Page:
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Federal authorities arrest accused Liberian war criminal ‘Dragon Master’ living in Philadelphia

A pedestrian walks by the James A. Byrne Federal Courthouse in Philadelphia. (Thomas Hengge/The Philadelphia Inquirer/TNS)

A Liberian immigrant living in Philadelphia has been arrested by federal authorities and charged with fraudulently hiding his background as a high-ranking member of a rebel group — he called himself “Dragon Master” — that is accused of committing atrocities during a Liberian civil war.

Laye Sekou Camara, of Southwest Philadelphia, is accused of lying about his background in 2011 to obtain a visa to enter the United States and then later to obtain a green card.

Camara then allegedly used the green card to falsely characterize his background on a Pennsylvania identification application in 2017, according to a criminal complaint submitted to Magistrate Judge Richard A. Lloret and publicly filed last week. Camara is charged with the use of an immigration document obtained by fraud.

In news accounts dating back to 2003, during and shortly after the conflict known as the Second Liberian Civil War, prosecutors say Camera is identified as a brigadier general with the rebel faction known as Liberians United for Reconciliation and Democracy, or LURD. Liberia’s first civil war was fought for most of the 1990s and left hundreds of thousands of civilians dead.

U.S. authorities have led the charge in recent years to bring Liberian war criminals to justice — particularly in Philadelphia, where thousands of refugees fleeing the conflict were relocated in the 1990s and 2000s.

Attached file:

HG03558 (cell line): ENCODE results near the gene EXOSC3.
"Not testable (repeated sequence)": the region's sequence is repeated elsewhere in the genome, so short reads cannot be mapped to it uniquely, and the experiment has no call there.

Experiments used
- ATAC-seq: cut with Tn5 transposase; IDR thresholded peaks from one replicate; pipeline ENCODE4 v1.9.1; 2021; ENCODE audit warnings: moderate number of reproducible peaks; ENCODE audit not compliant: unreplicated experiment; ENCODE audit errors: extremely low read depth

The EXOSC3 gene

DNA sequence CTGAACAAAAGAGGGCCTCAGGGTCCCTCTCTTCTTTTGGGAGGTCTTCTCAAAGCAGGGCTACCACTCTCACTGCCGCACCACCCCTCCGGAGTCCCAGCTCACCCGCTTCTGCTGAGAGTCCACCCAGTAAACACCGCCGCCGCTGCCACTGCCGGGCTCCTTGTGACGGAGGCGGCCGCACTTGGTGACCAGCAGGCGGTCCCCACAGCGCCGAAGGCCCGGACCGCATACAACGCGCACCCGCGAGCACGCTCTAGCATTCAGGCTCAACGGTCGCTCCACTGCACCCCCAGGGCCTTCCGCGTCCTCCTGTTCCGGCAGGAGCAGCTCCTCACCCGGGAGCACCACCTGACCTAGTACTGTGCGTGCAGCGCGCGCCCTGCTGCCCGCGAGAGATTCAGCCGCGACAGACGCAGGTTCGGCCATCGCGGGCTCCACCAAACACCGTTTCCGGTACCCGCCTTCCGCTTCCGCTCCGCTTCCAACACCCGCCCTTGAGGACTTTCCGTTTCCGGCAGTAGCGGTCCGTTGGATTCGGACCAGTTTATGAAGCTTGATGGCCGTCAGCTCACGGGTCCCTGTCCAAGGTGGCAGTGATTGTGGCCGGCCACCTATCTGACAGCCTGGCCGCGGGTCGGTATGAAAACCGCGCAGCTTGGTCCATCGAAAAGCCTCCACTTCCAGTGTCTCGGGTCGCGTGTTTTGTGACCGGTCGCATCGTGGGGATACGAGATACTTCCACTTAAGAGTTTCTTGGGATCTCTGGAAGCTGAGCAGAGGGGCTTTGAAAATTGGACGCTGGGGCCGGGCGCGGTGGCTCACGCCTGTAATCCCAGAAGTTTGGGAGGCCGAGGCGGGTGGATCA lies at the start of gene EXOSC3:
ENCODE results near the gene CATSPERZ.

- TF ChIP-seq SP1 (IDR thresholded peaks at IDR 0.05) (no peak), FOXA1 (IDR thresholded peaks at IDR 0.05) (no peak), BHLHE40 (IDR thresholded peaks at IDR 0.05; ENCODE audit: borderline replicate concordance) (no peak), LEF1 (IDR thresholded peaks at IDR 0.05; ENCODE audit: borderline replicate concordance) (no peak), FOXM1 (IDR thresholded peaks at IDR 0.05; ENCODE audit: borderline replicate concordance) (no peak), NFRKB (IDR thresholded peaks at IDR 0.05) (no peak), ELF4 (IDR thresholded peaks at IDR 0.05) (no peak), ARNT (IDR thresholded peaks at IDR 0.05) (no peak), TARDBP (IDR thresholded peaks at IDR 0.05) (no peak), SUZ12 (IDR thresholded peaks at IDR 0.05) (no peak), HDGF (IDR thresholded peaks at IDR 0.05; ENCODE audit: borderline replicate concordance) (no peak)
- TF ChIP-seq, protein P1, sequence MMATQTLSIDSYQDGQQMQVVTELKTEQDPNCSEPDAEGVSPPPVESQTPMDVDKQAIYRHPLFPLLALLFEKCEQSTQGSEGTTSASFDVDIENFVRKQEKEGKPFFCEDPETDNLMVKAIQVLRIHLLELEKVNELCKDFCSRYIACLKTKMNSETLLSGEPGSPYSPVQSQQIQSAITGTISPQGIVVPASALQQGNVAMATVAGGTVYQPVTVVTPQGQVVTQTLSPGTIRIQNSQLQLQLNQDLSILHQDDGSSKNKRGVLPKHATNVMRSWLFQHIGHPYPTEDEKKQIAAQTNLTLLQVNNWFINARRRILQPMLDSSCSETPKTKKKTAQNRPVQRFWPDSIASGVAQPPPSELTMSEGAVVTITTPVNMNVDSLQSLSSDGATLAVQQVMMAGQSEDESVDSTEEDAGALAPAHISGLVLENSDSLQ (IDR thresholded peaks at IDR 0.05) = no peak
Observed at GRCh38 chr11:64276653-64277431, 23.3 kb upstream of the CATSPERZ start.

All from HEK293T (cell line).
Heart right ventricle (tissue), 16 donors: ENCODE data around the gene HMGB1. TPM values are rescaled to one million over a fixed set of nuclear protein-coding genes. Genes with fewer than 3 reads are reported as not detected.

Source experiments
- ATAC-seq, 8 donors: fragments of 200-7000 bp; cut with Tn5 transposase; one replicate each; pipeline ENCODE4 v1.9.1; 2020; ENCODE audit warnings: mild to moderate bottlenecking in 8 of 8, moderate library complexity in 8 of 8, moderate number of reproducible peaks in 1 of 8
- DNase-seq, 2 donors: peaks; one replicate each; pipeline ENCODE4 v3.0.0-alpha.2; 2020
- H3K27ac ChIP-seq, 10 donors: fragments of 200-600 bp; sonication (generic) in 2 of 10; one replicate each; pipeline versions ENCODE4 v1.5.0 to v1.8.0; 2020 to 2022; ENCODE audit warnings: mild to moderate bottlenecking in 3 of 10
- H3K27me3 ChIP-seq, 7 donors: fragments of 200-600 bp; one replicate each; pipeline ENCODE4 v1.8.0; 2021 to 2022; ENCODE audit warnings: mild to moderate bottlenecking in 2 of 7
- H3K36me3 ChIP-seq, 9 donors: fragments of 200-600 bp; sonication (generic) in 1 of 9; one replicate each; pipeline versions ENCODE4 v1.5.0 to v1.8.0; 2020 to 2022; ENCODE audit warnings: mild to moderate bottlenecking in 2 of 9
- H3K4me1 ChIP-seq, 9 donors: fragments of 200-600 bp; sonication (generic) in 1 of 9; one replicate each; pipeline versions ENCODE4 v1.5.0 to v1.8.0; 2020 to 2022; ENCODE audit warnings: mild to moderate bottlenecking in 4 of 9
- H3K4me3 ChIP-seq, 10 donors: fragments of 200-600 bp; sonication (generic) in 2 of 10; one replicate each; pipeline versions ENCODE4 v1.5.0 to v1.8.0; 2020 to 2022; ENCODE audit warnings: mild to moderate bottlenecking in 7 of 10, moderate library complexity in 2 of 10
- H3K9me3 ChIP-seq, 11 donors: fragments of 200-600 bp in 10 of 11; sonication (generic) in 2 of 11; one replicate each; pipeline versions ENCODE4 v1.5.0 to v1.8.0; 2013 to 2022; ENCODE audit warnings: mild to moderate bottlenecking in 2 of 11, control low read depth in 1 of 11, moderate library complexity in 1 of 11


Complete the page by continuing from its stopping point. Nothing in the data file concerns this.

In 2018, a federal judge sentenced Mohammed Jabateh, 54, of Lansdowne, to 30 years in prison for hiding his past as a brutal warlord.

That same year, a jury convicted Jucontee Thomas Woewiyu — a past spokesperson for Charles Taylor, a Liberian president later found guilty by an international war-crimes tribunal — for lying to U.S. immigration authorities about his complicity in war crimes committed by Taylor’s regime. He died in 2020 before he could be sentenced.

Details of Camara’s arrest were not immediately available.

In the criminal complaint, officials said the investigation began in July.

The complaint cites a human-rights report published by the U.S. Department of State about the second civil war that identifies “Sekou Kamara” as being called General Dragon Master and General K1. He is described at the time as “in hiding after he allegedly killed a fellow LURD General known as Black Marine.”

The complaint says Camara was identified in a photo of LURD rebels published in the New York Times in 2003. He also appears in a 2004 documentary titled “Liberia: An Uncivil War.” Camara is seen standing behind then-U.S. Ambassador John Blaney.

Blaney was interviewed as part of the investigation and he recalled dealing with Camara and another commander known as General Cobra.

“Ambassador Blaney stated that General Dragon Master was a high-ranking and active combatant in LURD, which he described as a large and formidable Liberian rebel group engaged in atrocities during Liberia’s Second Civil War, and that General Dragon Master would not be someone who meets visa issuance criteria,” according to the complaint.

When Camara first applied in 2011 for a visa to enter the United States, he falsely answered that he had never been a member or involved in a paramilitary unit, vigilante group, rebel group, guerrilla or insurgent organization, the complaint states.

That led to Camara obtaining a green card, which he later fraudulently used on the Pennsylvania identification application, the complaint says.

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